Some of the “prime sites” are even smaller because they rest on a bank that, to us, is not suitable if you have small children with you. The pictures show site 39 and the back side of it which seems to get steeper the further you go. At the bottom of the bank is a 3-4 foot straight drop that is all mud. The shore is not suitable to fish from, to sit on, or to even launch a kayak from. Site 39 is even smaller than the picture shows since some of the bottom portion is actually the road. The lean-tos are a bit better but most of them are stacked on top of one another, one is on a gravel bank, much like site 39 but steeper, and it looks directly into the top of the two dumpsters at the base of it just beyond the fire pit. Another lean-to is next to the same pair of dumpsters with only a gravel driveway to separate them so we can only imagine the smell, that radiates from this area, is going to make for a bad time.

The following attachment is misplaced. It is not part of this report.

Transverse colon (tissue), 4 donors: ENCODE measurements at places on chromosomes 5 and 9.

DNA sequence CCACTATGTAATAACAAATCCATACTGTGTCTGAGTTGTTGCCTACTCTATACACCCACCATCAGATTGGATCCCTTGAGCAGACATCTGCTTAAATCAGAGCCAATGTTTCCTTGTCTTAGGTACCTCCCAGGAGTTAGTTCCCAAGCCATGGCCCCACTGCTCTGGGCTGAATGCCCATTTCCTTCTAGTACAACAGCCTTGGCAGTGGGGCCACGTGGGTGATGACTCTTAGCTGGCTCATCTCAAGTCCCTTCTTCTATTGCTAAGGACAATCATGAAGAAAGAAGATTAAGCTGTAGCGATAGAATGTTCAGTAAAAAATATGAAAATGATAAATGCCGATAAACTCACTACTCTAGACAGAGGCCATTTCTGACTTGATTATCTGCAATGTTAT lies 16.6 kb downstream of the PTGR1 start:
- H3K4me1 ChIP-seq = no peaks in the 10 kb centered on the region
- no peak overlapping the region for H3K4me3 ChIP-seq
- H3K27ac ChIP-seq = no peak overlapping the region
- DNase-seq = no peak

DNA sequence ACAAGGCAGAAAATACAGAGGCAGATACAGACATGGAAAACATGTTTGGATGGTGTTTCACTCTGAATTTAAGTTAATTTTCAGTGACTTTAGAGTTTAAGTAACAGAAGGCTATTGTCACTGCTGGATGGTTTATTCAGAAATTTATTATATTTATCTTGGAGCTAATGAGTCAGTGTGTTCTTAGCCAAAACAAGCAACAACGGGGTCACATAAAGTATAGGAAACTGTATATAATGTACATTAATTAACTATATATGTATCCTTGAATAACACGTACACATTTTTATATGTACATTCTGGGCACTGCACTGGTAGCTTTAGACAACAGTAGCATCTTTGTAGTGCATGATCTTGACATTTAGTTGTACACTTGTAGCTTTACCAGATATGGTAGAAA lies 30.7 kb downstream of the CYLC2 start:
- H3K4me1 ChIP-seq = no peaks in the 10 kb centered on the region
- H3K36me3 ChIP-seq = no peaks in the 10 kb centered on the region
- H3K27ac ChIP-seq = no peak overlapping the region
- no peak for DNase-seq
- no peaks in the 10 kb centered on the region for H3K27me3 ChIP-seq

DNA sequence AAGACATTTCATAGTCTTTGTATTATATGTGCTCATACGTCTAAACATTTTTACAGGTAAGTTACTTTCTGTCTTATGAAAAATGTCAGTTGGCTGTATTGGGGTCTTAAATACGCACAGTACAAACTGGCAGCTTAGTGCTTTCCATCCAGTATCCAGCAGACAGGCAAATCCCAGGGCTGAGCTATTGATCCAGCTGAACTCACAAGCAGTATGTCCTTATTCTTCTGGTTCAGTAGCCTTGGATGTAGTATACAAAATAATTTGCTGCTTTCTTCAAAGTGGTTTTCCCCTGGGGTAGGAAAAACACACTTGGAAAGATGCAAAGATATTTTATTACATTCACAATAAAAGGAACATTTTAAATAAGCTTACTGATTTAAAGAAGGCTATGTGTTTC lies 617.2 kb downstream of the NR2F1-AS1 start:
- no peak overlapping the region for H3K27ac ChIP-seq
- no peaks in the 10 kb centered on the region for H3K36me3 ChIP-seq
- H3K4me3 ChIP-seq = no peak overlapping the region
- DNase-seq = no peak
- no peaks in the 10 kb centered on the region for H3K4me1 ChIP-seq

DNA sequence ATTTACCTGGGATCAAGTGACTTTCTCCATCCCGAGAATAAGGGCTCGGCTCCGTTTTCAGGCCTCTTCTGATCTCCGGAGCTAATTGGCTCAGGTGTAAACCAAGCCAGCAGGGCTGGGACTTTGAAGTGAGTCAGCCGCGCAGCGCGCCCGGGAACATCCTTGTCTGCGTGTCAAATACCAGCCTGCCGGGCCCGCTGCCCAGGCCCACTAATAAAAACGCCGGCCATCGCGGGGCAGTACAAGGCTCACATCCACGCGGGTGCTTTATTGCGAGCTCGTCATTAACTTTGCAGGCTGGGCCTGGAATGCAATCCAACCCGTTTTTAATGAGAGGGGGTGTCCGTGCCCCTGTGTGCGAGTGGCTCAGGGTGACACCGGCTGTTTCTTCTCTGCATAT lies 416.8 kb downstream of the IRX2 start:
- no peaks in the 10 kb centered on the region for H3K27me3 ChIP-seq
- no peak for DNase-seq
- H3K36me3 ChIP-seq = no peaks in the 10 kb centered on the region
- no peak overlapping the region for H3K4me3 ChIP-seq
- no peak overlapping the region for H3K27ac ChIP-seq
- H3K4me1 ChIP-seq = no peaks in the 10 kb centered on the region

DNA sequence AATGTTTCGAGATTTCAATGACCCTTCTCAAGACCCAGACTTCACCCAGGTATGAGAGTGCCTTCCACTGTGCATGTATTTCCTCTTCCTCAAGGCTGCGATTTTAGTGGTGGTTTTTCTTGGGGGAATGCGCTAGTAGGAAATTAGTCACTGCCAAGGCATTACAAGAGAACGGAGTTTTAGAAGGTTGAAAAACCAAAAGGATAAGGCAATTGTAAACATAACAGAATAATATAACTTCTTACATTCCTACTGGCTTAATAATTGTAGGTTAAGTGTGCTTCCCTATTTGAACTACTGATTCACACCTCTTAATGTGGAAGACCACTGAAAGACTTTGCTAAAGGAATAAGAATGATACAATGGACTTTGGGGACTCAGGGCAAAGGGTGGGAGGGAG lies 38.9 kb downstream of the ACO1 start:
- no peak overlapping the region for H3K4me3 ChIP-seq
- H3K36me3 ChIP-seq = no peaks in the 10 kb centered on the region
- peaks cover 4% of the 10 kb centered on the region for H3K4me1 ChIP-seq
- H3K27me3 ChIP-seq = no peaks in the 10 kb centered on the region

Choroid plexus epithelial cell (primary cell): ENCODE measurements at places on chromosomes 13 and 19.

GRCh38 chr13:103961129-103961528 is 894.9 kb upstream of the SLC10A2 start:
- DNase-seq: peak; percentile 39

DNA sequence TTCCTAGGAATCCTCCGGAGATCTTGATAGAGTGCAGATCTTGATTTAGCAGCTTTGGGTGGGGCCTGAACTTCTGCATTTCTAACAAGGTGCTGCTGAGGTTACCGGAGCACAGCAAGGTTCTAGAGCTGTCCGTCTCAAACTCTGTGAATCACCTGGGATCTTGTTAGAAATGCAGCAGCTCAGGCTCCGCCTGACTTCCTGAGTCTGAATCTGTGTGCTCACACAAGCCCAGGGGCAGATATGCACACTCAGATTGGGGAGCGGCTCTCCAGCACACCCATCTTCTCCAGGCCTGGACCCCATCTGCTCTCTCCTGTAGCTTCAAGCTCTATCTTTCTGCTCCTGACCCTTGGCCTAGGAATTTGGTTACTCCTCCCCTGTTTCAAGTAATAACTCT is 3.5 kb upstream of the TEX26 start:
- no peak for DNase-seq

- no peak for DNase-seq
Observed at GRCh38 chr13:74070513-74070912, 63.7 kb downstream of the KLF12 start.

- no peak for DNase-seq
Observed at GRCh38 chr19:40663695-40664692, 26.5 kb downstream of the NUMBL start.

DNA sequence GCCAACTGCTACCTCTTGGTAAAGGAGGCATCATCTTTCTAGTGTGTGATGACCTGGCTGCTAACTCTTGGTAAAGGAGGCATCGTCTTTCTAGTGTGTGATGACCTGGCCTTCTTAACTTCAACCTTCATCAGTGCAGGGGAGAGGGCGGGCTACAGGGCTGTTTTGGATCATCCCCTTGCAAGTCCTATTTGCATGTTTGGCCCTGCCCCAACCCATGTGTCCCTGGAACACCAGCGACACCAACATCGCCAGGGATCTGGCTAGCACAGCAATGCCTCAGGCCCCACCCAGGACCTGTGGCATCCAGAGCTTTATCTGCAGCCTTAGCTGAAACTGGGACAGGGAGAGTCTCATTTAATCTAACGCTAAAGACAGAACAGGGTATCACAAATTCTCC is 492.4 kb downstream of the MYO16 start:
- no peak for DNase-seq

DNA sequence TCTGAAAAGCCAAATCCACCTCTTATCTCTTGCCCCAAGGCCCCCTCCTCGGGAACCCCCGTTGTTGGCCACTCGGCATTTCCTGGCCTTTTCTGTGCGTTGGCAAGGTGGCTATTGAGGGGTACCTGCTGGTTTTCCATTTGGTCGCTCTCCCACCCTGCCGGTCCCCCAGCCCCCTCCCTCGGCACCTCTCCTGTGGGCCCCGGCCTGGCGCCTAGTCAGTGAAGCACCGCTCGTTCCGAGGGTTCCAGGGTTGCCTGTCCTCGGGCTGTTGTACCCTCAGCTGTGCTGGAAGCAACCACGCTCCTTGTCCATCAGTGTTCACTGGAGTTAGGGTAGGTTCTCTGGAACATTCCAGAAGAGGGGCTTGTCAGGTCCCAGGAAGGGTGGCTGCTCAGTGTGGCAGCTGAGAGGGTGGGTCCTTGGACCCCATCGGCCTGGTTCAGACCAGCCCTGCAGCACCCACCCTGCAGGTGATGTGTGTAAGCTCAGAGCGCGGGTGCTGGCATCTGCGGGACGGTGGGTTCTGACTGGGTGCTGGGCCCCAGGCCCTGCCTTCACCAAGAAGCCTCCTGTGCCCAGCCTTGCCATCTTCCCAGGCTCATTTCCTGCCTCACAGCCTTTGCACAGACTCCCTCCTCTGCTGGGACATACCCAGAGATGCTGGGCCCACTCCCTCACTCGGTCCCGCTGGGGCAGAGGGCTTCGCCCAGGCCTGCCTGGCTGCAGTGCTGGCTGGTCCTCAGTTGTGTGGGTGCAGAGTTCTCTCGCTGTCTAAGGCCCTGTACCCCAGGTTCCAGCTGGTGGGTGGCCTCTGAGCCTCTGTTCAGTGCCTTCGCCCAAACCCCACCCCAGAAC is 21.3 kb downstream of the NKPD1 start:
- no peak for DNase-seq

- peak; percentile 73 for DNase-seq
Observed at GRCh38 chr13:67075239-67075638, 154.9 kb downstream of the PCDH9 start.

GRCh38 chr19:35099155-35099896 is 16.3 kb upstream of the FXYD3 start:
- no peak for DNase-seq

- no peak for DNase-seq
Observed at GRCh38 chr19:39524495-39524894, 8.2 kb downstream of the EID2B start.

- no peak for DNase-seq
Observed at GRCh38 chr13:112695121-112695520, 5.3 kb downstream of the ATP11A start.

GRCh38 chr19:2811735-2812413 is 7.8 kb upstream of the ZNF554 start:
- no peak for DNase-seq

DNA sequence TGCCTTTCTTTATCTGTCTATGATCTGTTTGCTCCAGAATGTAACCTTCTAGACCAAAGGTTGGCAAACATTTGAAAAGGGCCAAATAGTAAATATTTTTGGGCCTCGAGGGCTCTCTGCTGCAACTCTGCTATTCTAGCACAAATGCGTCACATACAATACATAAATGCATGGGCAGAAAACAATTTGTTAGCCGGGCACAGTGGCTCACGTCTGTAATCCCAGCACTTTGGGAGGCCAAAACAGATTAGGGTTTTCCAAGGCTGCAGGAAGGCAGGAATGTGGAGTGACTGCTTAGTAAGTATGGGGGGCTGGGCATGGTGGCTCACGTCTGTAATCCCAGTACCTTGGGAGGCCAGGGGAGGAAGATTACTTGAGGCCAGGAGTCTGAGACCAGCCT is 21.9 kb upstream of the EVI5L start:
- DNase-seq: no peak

The cabins are quite a bit more desirable but only two in particular seemed to overlook the lake through a clearing in the trees. One of the great features about the cabins are that they seem to all have direct trails leading to the water. That area, however, also sees a lot of traffic since it is the same beach they seem to launch the boats from but it’s still a nice view. We really couldn’t get a good look at the inside of the cabins, since they were all occupied, but the website claims they are all knotty pine, have a bed, a couple of bunks, and basic electric with a ceiling fan and light. They also all have a covered porch and at $51.00-$53.00 a night, depending on residency and unless you can get the select few tent sites on our list, that will probably be your best option.